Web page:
Academic journal article Texas International Law Journal

The Illusion of Territorial Jurisdiction

Academic journal article Texas International Law Journal

The Illusion of Territorial Jurisdiction

Article excerpt

Table of Contents

Abstract.369

Introduction.370

I. Questioning Territorial Jurisdiction: The Vanishing Difference Between Strict Territoriality and Effects Jurisdiction.372

A. Between Geography and Metaphysics: MacLeod v. AttorneyGeneral for New South Wales and R. v. Keyn.374

B. Extending Territoriality: The Ambivalences of Effects Jurisdiction.379

II. The Ground that Moves Under Us: Manipulating Legal Territoriality.....382

A. Universality of Rights and Organizations....383

B. Mobile and Virtual Territoriality: Ships and Corporations......387

C. Anomalous Zones: Territories with Double Characteristics....389

III. Of Rules and Exceptions, or the Lack of Geographical Information in Law.393

IV. Towards Reconstructing International Jurisdiction.394

Conclusion.398

Introduction

According to the widely-received narrative about the rise and fall of territorial jurisdiction, territorial jurisdiction emerged in the 17th century alongside the territorial state. Territorial states created an interlocking territorial international order, often called the Westphalian order after the peace treaty that allegedly created it in 1648.1 Territoriality remained the organizing concept of the international order until around 1945, when it began its decline due to technological progress, which intensified after 1990.2 Before the 1920s, territorial jurisdiction "worked," but during the 20th century, "technical developments in the field of communications and of transmission of news and sound by telegram, telephone and wireless" disrupted the system by diminishing "the importance of mere physical distance-and therefore, of the territorial principle."3 Friedrich Mann laments "[t]he complications of modern life are responsible for the steadily increasing reluctance to 'localise' facts, events or relationships."4 Symeon Symeonides agrees: "With the advent of new transportation and communication means and the increased mobility of people, state boundaries became even less important, and Beale's insistence on territoriality as the dominant principle made even less sense than before."5 According to Kal Raustiala's authoritative history of jurisdiction in U.S. law, "[b]y the 1960s the idea that United States law was limited to American territory would seem quaint, almost a relic from another era."6 In this narrative tradition, the Internet is often portrayed as the pinnacle of this erosion of territory through technology.7 In the wake of territoriality, we have effects jurisdiction: Instead of asking, "Where did X event take place?" we ask, "Does X event have a large enough effect on us to justify the assertion of jurisdiction?"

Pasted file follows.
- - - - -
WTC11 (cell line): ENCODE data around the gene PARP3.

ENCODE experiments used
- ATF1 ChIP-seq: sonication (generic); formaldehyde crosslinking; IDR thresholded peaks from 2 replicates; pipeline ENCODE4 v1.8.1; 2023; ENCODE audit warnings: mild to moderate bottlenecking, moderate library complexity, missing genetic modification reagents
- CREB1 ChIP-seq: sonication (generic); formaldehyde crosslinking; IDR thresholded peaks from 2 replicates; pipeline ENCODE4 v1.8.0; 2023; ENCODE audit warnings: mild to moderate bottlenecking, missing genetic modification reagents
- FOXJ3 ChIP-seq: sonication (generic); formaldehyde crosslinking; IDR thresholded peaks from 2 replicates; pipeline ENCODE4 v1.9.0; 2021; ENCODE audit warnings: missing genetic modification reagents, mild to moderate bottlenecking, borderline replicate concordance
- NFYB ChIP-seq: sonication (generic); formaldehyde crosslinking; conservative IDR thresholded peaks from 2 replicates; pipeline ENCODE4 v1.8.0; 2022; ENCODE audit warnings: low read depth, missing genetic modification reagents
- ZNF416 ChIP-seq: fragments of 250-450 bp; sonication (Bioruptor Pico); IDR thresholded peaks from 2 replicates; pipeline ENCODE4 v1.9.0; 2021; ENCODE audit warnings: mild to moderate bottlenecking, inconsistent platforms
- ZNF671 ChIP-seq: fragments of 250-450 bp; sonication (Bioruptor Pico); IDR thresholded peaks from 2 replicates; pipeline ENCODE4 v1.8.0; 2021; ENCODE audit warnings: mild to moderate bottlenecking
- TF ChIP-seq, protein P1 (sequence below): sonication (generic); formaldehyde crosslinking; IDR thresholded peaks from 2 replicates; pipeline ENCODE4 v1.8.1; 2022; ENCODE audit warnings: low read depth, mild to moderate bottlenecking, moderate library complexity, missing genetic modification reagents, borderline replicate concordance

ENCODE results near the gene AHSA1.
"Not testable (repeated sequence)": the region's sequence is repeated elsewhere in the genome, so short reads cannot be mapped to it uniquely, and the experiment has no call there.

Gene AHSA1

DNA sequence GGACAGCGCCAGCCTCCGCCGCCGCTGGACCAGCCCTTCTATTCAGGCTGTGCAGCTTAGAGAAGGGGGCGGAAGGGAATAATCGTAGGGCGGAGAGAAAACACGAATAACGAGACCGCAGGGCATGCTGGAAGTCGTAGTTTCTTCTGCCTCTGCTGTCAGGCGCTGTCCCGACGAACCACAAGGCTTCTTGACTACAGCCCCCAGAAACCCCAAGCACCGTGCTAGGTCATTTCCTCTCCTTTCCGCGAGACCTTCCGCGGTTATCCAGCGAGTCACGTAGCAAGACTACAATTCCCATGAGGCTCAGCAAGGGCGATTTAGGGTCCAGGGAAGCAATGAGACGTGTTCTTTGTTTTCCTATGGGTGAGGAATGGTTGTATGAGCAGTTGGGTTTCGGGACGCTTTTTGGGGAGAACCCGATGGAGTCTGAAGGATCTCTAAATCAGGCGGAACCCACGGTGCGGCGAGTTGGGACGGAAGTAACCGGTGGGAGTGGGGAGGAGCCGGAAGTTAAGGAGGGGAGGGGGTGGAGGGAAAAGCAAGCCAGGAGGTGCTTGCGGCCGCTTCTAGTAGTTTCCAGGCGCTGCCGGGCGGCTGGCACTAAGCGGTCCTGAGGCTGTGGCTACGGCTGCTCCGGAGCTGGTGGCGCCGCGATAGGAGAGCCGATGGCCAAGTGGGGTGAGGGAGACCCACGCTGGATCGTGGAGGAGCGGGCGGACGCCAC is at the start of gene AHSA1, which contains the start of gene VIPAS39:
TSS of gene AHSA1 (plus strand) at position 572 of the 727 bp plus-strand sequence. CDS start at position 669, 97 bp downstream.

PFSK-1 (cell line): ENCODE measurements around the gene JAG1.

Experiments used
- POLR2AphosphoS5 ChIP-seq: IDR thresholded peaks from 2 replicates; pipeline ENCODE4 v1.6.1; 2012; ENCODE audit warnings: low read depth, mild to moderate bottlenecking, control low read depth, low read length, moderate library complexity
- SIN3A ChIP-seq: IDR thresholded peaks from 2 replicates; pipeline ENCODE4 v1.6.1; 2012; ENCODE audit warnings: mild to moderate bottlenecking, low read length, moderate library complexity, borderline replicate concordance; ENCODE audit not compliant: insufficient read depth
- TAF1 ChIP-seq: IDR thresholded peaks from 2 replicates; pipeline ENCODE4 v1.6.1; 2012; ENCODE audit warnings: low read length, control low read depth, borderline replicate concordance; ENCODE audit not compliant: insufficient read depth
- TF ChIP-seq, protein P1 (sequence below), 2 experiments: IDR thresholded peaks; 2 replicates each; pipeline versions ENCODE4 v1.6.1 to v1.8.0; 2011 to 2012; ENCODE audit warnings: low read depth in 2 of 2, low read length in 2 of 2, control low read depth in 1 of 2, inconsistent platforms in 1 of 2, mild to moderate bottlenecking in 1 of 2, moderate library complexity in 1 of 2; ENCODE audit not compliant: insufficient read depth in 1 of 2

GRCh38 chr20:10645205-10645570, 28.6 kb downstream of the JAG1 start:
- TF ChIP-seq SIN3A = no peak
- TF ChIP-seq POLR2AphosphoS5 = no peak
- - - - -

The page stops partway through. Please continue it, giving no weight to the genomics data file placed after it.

Parts of this narrative have been challenged and reinterpreted during the last few years. The Westphalian legal order may have little to do with the Peace of Westphalia; territoriality may be traced back as early as the late 15th century,8 or it may have only become an accepted principle of political rule in the late 18th century.9 The Internet may not present as big of a shift as techno-libertarians and legal academics thought in the 1990s, because it only expands pre-existing types of communications and legal relations, which lawyers have gotten used to during the 20th century.10 This Article presents a different challenge, which uses both conceptual discussion and historical examples to display the illusory logic of territorial reasoning. Part I of this Article, relying primarily on late 19th-century case law, argues that territoriality is just as important today as it was in its alleged high point in the late 19th century-because effects jurisdiction is just as territorial as "strict" territorial jurisdiction. In fact, there is no meaningful difference between the two. Both effects jurisdiction and territorial jurisdiction utilize the same concepts, they just reach opposite conclusions. This is so because 19th-century decisions, while allegedly taking territoriality seriously, were in fact led to engage in similar metaphysical discussions on the location of the defendant's will or the place of her marital status, as modern courts are forced to do. …

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